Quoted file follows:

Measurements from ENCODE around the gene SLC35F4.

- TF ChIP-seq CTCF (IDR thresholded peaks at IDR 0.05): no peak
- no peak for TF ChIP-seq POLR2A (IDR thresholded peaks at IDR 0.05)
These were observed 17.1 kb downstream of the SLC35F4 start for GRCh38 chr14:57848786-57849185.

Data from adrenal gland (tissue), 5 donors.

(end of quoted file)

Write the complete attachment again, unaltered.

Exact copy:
Measurements from ENCODE around the gene SLC35F4.

- TF ChIP-seq CTCF (IDR thresholded peaks at IDR 0.05): no peak
- no peak for TF ChIP-seq POLR2A (IDR thresholded peaks at IDR 0.05)
These were observed 17.1 kb downstream of the SLC35F4 start for GRCh38 chr14:57848786-57849185.

Data from adrenal gland (tissue), 5 donors.